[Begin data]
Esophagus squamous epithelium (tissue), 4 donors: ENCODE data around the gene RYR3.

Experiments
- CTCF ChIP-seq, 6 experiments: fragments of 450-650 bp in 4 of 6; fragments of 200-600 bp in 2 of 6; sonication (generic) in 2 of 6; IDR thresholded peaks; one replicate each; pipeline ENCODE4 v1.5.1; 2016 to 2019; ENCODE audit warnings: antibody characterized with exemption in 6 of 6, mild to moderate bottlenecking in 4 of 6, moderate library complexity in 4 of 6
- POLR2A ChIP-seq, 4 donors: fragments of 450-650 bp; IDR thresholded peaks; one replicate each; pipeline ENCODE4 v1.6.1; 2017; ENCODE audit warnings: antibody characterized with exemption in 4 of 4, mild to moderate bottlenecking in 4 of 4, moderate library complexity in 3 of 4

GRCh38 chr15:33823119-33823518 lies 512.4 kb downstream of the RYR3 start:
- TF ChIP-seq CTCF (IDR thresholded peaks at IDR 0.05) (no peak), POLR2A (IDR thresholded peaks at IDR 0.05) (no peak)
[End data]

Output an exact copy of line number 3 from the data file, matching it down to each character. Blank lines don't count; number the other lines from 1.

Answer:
- CTCF ChIP-seq, 6 experiments: fragments of 450-650 bp in 4 of 6; fragments of 200-600 bp in 2 of 6; sonication (generic) in 2 of 6; IDR thresholded peaks; one replicate each; pipeline ENCODE4 v1.5.1; 2016 to 2019; ENCODE audit warnings: antibody characterized with exemption in 6 of 6, mild to moderate bottlenecking in 4 of 6, moderate library complexity in 4 of 6